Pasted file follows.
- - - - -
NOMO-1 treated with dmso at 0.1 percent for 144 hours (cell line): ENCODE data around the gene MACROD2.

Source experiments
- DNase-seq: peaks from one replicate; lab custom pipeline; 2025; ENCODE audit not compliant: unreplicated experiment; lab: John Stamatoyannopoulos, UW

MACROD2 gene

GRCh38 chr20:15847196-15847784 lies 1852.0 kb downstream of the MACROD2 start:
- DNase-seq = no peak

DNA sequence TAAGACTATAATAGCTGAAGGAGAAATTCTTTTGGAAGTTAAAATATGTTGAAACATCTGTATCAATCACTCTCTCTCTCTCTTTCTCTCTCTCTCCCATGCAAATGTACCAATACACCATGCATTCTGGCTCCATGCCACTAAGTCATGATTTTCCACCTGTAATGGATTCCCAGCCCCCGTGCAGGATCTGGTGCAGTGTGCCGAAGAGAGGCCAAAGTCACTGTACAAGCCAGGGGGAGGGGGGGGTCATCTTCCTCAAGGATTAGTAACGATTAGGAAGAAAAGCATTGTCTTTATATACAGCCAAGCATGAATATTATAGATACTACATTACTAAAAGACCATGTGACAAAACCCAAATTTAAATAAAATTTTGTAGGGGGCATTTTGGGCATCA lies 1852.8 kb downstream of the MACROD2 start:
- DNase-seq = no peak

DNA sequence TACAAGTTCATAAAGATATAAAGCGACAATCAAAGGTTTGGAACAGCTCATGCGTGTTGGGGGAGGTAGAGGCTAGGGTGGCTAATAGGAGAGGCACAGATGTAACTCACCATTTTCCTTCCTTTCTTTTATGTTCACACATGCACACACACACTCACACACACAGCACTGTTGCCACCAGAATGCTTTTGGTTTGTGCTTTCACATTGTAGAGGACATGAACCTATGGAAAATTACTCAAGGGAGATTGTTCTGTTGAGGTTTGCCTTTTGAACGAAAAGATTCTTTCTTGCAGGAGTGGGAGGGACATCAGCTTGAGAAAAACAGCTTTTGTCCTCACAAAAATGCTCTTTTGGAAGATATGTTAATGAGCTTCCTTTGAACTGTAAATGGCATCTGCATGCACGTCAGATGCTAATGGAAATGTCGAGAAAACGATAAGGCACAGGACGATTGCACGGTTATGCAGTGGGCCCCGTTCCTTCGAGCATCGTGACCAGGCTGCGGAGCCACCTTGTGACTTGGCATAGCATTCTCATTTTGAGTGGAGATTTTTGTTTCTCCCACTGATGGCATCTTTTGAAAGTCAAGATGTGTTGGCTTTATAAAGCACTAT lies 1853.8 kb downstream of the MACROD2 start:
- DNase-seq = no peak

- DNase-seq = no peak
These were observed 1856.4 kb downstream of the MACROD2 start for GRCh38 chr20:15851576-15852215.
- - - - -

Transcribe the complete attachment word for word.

NOMO-1 treated with dmso at 0.1 percent for 144 hours (cell line): ENCODE data around the gene MACROD2.

Source experiments
- DNase-seq: peaks from one replicate; lab custom pipeline; 2025; ENCODE audit not compliant: unreplicated experiment; lab: John Stamatoyannopoulos, UW

MACROD2 gene

GRCh38 chr20:15847196-15847784 lies 1852.0 kb downstream of the MACROD2 start:
- DNase-seq = no peak

DNA sequence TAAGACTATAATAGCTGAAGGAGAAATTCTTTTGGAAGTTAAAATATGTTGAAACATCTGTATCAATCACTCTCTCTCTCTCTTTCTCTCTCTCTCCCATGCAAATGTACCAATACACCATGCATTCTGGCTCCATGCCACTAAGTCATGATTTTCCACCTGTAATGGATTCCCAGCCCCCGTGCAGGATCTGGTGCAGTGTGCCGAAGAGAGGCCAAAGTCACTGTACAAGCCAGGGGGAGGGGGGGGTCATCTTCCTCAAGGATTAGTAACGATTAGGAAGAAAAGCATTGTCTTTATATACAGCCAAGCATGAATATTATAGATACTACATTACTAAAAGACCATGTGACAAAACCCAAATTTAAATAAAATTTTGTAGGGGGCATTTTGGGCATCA lies 1852.8 kb downstream of the MACROD2 start:
- DNase-seq = no peak

DNA sequence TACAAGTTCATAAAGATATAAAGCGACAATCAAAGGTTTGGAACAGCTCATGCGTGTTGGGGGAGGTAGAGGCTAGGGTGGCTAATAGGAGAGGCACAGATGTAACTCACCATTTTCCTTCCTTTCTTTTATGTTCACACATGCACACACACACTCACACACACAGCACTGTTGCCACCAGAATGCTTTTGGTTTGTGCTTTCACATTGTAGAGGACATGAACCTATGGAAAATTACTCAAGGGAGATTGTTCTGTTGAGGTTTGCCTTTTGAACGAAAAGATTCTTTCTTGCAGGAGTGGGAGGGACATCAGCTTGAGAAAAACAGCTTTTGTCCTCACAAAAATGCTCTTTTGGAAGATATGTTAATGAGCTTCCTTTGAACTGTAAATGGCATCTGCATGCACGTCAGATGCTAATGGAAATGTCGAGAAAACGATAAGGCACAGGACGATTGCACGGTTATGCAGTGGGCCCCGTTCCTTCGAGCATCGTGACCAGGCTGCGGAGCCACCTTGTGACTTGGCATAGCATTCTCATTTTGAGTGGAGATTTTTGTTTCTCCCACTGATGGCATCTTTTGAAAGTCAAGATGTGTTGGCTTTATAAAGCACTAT lies 1853.8 kb downstream of the MACROD2 start:
- DNase-seq = no peak

- DNase-seq = no peak
These were observed 1856.4 kb downstream of the MACROD2 start for GRCh38 chr20:15851576-15852215.